Post subject: PLL demodulator
Unread postPosted: Wed Jan
21, 2004 5:58 am
Can anybody tell me about how the pll demodulator
works? what are the limitatations of the same compare with the conventional
In a narrow band system, what is the significance of the VCO
or VCXO in PLL demodulator?
Unread postPosted: Wed Jan 21, 2004 4:56 pm
PLL demodulator works in a similar way to a regular PLL loop. The only
difference is that the VCO, which is in the in the feedback loop is
set to the carrier frequency.
The input to the demodulator is
a frequency modulated (FM) IF signal, which is fed to a phase detector
together with a VCO frequency that is locked to the carrier frequncy.
The purpose of this demodulator is to demodulate FM, hence the frequency
deviation (from the carrier) - which is the modulated information forms
a correction voltage, and the loop follows this deviation which is actually
the information being demodulated.
The VCO has to be very accurate
in terms of temperature and stability.
The advantage of PLL demodulator
is that it can improve the sensitivity of a Receiver by up to 3dB, because
it neutralize the phase interference.
Hope this helps,
postPosted: Thu Jan 22, 2004 3:52 pm
Joined: Wed Aug 20, 2003 11:47 am
Santa Barbara, CA
Your description of a PLL demod is accurate enough
>The advantage of PLL demodulator is that it can
improve the sensitivity >of a Receiver by up to 3dB
I have never
heard this and in fact, my experience is that PLL demods are much worse
>because it neutralize the phase
This doesn't make sense. If the job of the PLL is to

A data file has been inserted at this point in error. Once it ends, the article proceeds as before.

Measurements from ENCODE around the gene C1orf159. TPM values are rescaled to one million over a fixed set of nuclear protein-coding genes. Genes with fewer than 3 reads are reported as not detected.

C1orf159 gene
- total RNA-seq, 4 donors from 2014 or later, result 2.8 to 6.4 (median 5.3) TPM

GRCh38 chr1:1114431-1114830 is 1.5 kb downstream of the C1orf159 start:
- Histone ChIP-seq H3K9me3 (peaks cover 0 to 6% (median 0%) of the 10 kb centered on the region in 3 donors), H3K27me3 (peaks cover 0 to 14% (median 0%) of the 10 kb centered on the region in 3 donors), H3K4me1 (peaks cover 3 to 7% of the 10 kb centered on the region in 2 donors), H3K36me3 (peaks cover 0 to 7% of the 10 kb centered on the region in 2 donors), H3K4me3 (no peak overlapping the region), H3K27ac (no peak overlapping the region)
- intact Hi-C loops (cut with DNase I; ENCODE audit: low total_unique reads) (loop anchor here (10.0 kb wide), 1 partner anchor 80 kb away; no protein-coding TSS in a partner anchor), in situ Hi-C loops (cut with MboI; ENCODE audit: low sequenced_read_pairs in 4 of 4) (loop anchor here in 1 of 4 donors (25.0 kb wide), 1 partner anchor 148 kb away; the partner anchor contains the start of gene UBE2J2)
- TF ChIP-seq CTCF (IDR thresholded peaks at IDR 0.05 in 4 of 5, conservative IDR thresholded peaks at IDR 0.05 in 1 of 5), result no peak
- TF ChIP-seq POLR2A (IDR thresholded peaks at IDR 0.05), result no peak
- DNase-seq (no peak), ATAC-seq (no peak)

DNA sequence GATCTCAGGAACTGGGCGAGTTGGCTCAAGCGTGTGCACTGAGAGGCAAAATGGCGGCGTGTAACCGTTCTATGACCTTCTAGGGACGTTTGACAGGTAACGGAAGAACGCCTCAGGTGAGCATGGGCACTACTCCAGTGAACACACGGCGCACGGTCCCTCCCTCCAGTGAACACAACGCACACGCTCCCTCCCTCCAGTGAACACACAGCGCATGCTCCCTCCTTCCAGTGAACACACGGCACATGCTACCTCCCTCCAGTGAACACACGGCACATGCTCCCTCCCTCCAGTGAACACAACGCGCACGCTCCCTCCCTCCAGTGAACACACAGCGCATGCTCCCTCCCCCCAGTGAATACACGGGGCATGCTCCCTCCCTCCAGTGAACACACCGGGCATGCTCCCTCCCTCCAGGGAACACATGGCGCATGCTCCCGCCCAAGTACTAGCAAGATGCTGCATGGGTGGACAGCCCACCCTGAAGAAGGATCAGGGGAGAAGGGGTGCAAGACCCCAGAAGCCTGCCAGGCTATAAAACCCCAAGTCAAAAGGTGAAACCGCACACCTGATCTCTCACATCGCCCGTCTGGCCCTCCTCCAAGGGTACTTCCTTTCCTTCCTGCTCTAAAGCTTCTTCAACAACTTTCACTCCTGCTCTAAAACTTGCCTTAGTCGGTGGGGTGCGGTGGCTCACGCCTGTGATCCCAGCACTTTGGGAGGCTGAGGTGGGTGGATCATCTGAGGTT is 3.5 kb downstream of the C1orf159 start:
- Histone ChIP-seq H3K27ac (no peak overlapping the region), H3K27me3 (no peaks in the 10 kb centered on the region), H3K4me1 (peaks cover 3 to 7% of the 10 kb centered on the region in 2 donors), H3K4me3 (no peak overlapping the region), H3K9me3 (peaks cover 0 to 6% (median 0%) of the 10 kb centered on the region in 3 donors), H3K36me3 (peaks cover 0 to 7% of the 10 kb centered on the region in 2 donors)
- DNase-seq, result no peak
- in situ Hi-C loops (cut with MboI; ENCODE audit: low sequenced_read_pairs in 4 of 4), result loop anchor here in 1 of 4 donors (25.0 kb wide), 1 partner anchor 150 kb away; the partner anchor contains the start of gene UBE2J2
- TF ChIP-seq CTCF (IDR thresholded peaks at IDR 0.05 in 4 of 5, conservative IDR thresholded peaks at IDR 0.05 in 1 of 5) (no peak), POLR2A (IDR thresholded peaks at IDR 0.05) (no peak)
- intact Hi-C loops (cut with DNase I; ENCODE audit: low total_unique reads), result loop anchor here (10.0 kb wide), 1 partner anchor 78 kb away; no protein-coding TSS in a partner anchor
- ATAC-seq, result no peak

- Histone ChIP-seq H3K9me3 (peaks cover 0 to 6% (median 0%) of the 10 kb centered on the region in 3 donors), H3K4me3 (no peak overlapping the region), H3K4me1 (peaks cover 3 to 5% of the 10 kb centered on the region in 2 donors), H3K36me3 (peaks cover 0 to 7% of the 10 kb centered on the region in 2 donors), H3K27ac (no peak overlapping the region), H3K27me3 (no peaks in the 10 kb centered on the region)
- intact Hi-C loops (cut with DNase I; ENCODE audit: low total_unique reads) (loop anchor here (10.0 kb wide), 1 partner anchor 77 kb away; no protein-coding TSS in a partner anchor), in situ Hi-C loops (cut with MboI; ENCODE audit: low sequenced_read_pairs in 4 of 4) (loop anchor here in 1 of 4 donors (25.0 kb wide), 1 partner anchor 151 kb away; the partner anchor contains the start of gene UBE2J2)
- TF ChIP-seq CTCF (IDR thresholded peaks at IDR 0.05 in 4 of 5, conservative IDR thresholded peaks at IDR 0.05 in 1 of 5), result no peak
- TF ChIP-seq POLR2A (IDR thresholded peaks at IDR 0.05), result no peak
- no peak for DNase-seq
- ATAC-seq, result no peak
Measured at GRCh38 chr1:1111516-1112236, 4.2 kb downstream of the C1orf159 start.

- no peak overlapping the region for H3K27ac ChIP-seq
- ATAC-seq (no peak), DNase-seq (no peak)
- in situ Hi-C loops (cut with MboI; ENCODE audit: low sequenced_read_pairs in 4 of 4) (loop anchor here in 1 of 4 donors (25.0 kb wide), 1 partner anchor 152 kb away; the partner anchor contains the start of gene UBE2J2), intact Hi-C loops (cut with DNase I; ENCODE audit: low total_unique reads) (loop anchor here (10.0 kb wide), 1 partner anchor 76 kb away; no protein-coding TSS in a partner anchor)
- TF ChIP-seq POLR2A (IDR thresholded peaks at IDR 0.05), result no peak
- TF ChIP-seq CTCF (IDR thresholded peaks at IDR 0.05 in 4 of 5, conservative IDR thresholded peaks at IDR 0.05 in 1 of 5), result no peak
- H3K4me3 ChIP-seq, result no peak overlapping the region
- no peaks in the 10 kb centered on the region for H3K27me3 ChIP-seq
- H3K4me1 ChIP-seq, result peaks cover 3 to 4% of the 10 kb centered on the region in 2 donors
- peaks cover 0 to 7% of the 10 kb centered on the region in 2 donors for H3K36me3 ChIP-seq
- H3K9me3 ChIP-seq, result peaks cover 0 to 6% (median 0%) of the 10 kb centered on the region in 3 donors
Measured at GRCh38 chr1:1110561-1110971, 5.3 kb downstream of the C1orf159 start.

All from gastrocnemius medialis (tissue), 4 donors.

track the incoming frequency deviation (noise is also deviation, is
it not) how can a PLL descriminate the signal from the noise. The PLL
cancels the noise of the VCO only. In fact, a large phase change (i.e.
noise) on a weak signal can throw the loop out of lock and it is no
longer a demodulator.
Unread postPosted: Wed May 05, 2004 4:27 pm
PLL demod works quite well. Don't know why folks are afraid to use it.
Thu May 06, 2004 2:49 pm
Joined: Wed Aug 20, 2003 11:47 am
>the PLL demod works quite well. Don't know why folks
are afraid to use it.
I didn't say they didn't work. Just not
as well as a discriminator as they can come unlocked in low SNR situations
- a discriminator doesn't. At issue here was the assertion a PLL cancels
noise of the of the incoming signal. If you believe that, I suggest
you look into how a dual point modulator works.
Post subject: dual or multiple
Fri May 07, 2004 3:12 am
that's right. if there is weak signal
it might not lock. And the analog still spits out some dirty bits.
Post subject: PLL Demodulator
postPosted: Fri Jun 18, 2004 1:03 pm
The loop filter of a PLL
used as a demodulator must be designed properly to work in a low Carrier-to-Noise
situation. However, when designed properly, PLL's allow the demodulator
to function at lower CNR's than discriminators, due to an effect called
"threshold extension". That allows the output SNR curve to continue
down at only a dB/dB as CNR gets small, until the CNR gets close to
the theoretical minimum and then the output SNR "falls off the cliff".
If the modulating signal is band-pass (no DC component), then the VCO
long-term stability isn't so important. The phase noise (short-term
stability) is critical, as it shows up as an error voltage, just as
modulation does. VCXO's usually have a maximum frequency at which their
frequency can be changed - this has to be taken into account if a wide-band
signal is being demodulated.
Hope this help.
Unread postPosted: Wed Sep
15, 2004 4:03 am
where can i find a basic block diagram of a